The total financial shortfall of Nigeria’s electricity market has reached N809 billion and may add up by the end of 2016, operators in the market yesterday disclosed.
The Managing Director of the Niger Delta Power Holding Company (NDPHC), Chiedu Ugbo, and Executive Director of the Association of Nigeria’s Electricity Distributors (ANED), Azu Obiaya, said the country’s electricity sector is currently under a very serious liquidity crisis that could undermine its progress.
Ugbo and Obiaya spoke at the October edition of the Nextier Power Dialogue in Abuja. They explained that the sector was in a dire straits and needs urgent policy intervention.
Obiaya who spoke from the Disco’s perspective, stated that the combination of regulatory decisions taken by the Nigerian Electricity Regulatory Commission (NERC) on the deployment of a cost unreflective tariff, the huge debts owed by government agencies as well as customers’ push-back on the electricity tariff have contributed to the huge shortfalls recorded by the market.
He said the Discos now record an average monthly shortfall of N38 billion, while debt owed by the government for energy supplied to its ministries and departments had as at July 2016 increased to N53 billion.
According to him, the revenue shortfalls of the Discos could reach N309 billion by the end of 2016, and that high demand customers like the Manufacturers Association of Nigeria (MAN) do not pay bills based on the MYTO 2015 model.
He stated that the current situation of poor revenue collection due to prevalent payment defaults has been encouraged by Nigeria’s indecision on what economic philosophy it wants to adopt for the power sector, adding that the sector has continued to run on a tariff that is not cost reflective.
Obiaya also stated that with the current market situation, banks have been reluctant to lend funds to Discos for capital injection.
“From the period of November 1 to December 2014, MYTO 2.0 was not cost reflective and as a result of that we have a revenue shortfall of N298 billion as at December 2014.
“There has to be a boundary between economic efficiency and social welfare, either we elect as a government to be socialist or a capitalist,” he added.
Obiaya explained that the decision of NERC to freeze a class of consumers tariff in 2015, cancel collection losses amongst other regulatory decisions and the country’s economic challenges have also compounded the situation.
Speaking on the financial and operational challenges of the NDPHC in its eight power stations that generate and transmit about 1700 megawatts (MW) of electricity into the national grid, Ugbo said their challenges are quite similar to what other generation companies experience, and that up to N105.235 billion is owed to the NIPPs so far by the market as unpaid cost of energy supplied.
“Since Olorunsogo which was the very first to come into the grid in January 2011 to August 2016, the total energy invoiced by the eight operational power plants amounted to N235 billion, out of that about 55.3 per cent of the invoice is what has been paid because at the initial stage before the interim period we were getting significant payments and after the interim period, there was also significant payment by the Discos,” Ugbo said.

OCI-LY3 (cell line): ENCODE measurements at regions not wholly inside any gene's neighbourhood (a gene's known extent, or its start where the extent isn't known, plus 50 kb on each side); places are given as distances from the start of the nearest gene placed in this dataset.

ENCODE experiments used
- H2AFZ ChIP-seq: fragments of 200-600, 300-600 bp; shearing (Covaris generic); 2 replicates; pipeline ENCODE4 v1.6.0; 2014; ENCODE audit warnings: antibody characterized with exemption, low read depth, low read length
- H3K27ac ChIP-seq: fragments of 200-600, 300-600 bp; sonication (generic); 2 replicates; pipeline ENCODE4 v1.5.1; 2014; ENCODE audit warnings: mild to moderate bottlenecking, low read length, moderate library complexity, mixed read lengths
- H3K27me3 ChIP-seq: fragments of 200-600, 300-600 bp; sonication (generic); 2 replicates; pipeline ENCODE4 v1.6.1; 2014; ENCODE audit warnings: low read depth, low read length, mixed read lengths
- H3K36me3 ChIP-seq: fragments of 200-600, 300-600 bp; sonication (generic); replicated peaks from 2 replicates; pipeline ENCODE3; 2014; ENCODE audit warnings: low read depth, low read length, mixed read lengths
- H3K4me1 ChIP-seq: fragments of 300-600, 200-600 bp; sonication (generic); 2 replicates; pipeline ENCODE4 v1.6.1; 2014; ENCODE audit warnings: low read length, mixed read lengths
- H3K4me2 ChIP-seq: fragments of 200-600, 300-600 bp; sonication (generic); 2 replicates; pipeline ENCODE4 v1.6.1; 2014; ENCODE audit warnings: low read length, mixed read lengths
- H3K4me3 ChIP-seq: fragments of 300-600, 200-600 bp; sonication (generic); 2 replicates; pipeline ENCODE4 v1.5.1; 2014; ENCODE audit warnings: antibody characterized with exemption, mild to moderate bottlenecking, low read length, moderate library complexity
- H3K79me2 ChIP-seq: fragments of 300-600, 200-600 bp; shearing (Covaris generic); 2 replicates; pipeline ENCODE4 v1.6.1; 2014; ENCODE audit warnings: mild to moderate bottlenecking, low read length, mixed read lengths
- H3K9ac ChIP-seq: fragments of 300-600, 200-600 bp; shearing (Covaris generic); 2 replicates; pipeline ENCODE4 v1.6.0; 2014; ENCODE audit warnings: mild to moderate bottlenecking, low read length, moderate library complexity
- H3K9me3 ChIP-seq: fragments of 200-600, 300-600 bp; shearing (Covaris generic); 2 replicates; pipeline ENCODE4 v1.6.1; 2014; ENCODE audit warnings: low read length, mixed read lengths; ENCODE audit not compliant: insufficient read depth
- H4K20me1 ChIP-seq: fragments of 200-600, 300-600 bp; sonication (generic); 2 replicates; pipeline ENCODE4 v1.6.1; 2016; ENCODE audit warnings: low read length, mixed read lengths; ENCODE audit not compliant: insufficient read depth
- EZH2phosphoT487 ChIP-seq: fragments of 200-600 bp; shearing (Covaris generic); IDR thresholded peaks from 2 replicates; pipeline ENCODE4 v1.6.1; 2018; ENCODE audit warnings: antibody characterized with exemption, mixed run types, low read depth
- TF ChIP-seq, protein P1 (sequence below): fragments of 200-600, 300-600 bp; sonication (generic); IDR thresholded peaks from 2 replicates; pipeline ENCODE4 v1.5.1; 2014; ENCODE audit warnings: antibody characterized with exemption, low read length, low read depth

He gave a breakdown of the company’s transaction with the market, saying: “So, we have about 44.7 per cent total in debt. We got a tiny percentage from the CBN intervention – N8 billion, that is why the outstanding debt is a bit reduced. But as I speak today, as at August which was the last invoice, we were owed by the market about N105 billion, and it is not imaginary but based on the invoice as settled by the entity saddled with the responsibility to do that and that is the Market Operator.
“The Market Operator settlement process shows we are owed N105.235 billion as at today. Just to take us back to history, in 2011, we invoiced N8.2 billion; in 2012, we invoiced N21.9 billion; 2013 – N46.9 billion; 2014 – N51.3 billion; 2015 – N62.4 billion and 2016 – N44.6 billion, and that is the total of N235.4 billion.
“Of these invoices, in 2011, we got 39 per cent, 2012 we got 26 per cent, 2013 we got 62 per cent, 2014 we got 72 per cent of the invoice, 2015 we got 62 and 38 per cents in 2016. It keeps going down in 2016, and for the June invoice, we got about 18.5 per cent and 19 per cent in July.”
Ugbo further said: “Very soon, we might run out of money and that means that about 500 people will not have jobs. For the legacy period, we received about N30.58 billion, for the interim rule period, w3 received N15 billion and for the Transitional Electricity Market period, we received N59 billion.
“When you compare this to our operational expenses, you will see that we are already in trouble. From the collections, our gas bill in January and February N3.8 billion, March was N3.4 billion. There is no month we have a gas bill less that N2.4 billion. The total we owe for gas now is about N42.207 billion.”
He said the liquidity affects the NDPHC such that it is not able to fully utilize its available generation capacities because of the lack of gas.
The managing director of the NDPHC also said because of the challenges, the company records significant plant idle time at their locations.
“We have low productivity and inability to meet obligations. This company is owned by the three tiers of government and they have made investments and should expect returns on their investments but we are yet to post any returns to the governments because of the lack of liquidity in the sector. As a going concern, this is challenging us. Are we able to continue to do business in the sector?” he asked.